I know you’ll enjoy their story and be inspired to add to your ornamental garden this spring. Thanks so much for joining me today as Sean and Allison McManus shared their encouragement for beginning gardeners, and actually anyone who wants to develop a more enriching and fulfilling ornamental garden! If you want to be added to the giveaway drawing for their new book, The First-Time Gardener: Growing Plants and Flowers , be sure to post a comment in the show notes below — please share what did you wish you knew when you were a beginning gardener?


Coming up on Thursday, February 18th at 2 pm Eastern, Slow Flowers is teaming up with Johnny’s Selected Seeds to produce a free webinar for flower farmers, farmer-florists and floral designers interested in knowing more about our Floral Insights and Industry Forecast for 2021.

I’ll be joining Johnny’s flower team, Hillary Alger and Joy Longfellow, as we dive into current and upcoming themes in the floral marketplace. We will review four of the top Insights from the Slow Flowers 2021 Forecast and hear more from Hillary, who will share findings from Johnny’s recent survey of flower seed customers — commercial cut flower farmers. We’ll share a nice back-and-forth discussion and as a bonus, Hillary plans to share an update about seed supply and new floral variety breeding programs. You may already have registered – and if so, I’ll see you there. As of today’s air date, the event may be full, but Johnny’s will have a complete recording available on Monday, February 22nd — and I’ll share it with you in a future episode.


And registration is open for the Fleurvana Virtual Summit (March 5th-7th), focusing on Sustainability and Regeneration, which also takes place online. Robin Avni, my partner in BLOOM Imprint, have developed a new course for aspiring floral book authors with a presentation called The Journey From Blog to Book. Our course is designed for every creative person we’ve met dreams of sharing their art, craftsmanship and aesthetic in a book.  Registration is free and there are also options to purchase larger packages.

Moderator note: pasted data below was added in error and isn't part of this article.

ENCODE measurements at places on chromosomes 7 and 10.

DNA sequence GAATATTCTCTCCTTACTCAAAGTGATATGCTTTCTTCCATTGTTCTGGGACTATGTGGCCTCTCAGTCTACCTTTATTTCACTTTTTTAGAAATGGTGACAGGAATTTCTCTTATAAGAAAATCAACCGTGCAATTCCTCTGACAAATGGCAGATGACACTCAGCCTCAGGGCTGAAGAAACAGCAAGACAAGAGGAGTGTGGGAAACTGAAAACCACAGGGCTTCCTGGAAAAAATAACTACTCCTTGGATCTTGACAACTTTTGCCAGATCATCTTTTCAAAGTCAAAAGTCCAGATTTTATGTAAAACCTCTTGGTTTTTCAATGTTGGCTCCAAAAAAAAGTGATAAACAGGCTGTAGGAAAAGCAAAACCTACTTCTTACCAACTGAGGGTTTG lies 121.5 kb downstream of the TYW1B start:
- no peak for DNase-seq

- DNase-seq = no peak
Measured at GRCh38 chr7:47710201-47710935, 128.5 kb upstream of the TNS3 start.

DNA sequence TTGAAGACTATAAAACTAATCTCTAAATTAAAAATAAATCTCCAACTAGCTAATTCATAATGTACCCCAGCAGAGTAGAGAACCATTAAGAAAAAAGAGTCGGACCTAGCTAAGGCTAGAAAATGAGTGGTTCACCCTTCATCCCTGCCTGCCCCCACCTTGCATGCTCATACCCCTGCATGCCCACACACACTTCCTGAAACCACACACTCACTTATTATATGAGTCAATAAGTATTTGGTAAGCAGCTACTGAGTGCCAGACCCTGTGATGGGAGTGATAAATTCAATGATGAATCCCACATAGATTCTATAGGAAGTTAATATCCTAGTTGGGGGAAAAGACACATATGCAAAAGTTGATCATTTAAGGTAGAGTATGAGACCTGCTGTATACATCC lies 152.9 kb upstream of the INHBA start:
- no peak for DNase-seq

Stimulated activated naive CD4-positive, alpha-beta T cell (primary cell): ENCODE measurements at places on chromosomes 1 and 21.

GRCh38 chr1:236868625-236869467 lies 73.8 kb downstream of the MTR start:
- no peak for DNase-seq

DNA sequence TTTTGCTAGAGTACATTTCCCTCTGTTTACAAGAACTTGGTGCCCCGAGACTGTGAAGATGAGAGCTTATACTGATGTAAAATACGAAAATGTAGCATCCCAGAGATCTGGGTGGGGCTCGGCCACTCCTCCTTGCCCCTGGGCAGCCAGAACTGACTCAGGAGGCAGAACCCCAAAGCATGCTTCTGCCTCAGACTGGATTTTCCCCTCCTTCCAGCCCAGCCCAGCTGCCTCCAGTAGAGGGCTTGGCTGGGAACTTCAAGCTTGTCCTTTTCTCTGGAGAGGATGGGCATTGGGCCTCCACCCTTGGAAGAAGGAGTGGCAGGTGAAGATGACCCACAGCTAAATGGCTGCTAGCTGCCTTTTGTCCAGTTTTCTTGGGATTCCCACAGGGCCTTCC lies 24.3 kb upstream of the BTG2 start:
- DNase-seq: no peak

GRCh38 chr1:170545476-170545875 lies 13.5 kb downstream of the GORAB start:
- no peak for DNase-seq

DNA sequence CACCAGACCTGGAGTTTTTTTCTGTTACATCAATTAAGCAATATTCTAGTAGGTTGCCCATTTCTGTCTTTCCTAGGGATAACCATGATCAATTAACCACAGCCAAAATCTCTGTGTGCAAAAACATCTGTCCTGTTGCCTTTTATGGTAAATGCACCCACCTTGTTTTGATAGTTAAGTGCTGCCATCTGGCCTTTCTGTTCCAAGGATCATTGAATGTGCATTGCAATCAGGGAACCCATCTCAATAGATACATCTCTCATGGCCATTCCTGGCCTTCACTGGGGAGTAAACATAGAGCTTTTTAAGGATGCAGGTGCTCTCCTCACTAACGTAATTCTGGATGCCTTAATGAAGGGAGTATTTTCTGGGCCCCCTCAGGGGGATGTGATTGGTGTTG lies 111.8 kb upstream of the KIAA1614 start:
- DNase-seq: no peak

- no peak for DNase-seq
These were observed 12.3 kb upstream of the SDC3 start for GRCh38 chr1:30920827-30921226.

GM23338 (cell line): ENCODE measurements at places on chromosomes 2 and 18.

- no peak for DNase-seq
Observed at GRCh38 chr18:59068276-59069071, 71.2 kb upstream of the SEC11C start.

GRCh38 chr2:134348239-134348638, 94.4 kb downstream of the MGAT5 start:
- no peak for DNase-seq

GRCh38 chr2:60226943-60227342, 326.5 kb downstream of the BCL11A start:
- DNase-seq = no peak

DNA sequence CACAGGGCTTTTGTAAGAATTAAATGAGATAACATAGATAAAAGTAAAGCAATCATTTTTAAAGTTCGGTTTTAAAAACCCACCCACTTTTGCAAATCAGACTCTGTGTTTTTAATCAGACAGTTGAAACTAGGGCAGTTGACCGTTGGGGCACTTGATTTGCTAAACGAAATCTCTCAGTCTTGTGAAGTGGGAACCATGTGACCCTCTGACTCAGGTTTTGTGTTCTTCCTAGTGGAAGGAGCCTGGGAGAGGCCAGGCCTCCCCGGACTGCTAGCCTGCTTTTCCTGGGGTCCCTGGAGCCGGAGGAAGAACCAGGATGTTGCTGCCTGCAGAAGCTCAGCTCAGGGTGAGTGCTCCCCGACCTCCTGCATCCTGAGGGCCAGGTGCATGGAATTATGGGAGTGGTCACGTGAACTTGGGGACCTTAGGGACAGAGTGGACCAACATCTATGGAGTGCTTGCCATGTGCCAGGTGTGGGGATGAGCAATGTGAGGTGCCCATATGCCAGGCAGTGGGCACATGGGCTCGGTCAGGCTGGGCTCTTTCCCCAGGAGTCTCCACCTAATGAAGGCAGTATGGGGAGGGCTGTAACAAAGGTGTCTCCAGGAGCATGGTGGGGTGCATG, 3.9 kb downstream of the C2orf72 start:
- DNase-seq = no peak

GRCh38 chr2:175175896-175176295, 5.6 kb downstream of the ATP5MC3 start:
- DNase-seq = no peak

Thank you to our Sponsors

This podcast is brought to you by Slowflowers.com, the free, online directory to more than 830 florists, shops, and studios who design with local, seasonal and sustainable flowers and to the farms that grow those blooms.  It’s the conscious choice for buying and sending flowers.

And thank you to our lead sponsor for 2021, Farmgirl Flowers. Farmgirl Flowers delivers iconic burlap-wrapped bouquets and lush, abundant arrangements to customers across the U.S., supporting more than 20 U.S. flower farms by purchasing more than $9 million dollars of U.S.-grown fresh and seasonal flowers and foliage annually, and providing competitive salaries and benefits to 240 team members based in Watsonville, California and Miami, Florida. Discover more at farmgirlflowers.com.

Rooted Farmers works exclusively with local growers to put the highest-quality specialty cut flowers in floral customers’ hands. When you partner with Rooted Farmers, you are investing in your community, and you can expect a commitment to excellence in return. Learn more at RootedFarmers.com.

Syndicate Sales, an American manufacturer of vases and accessories for the professional florist. Look for the American Flag Icon to find Syndicate’s USA-made products and join the Syndicate Stars loyalty program at syndicatesales.com.

Johnny’s Selected Seeds, an employee-owned company that provides our industry the best flower, herb and vegetable seeds — supplied to farms large and small and even backyard cutting gardens like mine. Find the full catalog of flower seeds and bulbs at johnnysseeds.com.


Thanks so much for joining us today! The Slow Flowers Podcast has been downloaded more than 688,000 times by listeners like you. Thank you for listening, commenting and sharing – it means so much. As our movement gains more supporters and more passionate participants who believe in the importance of our domestic cut flower industry, the momentum is contagious. I know you feel it, too.

I value your support and invite you to show your thanks to support Slow Flowers’ ongoing advocacy, education and outreach activities. You can find the donate button in the column to the right at debraprinzing.com

I’m Debra Prinzing, host and producer of the Slow Flowers Podcast. Next week, you’re invited to join me in putting more Slow Flowers on the table, one vase at a time. And If you like what you hear, please consider logging onto iTunes and posting a listener review.

The content and opinions expressed here are either mine alone or those of my guests alone, independent of any podcast sponsor or other person, company or organization.

The Slow Flowers Podcast is engineered and edited by Andrew Brenlan. Learn more about his work at soundbodymovement.com


Music Credits:

Horizon Liner; These Times; Turning On the Lights; Gaenaby Blue Dot Sessions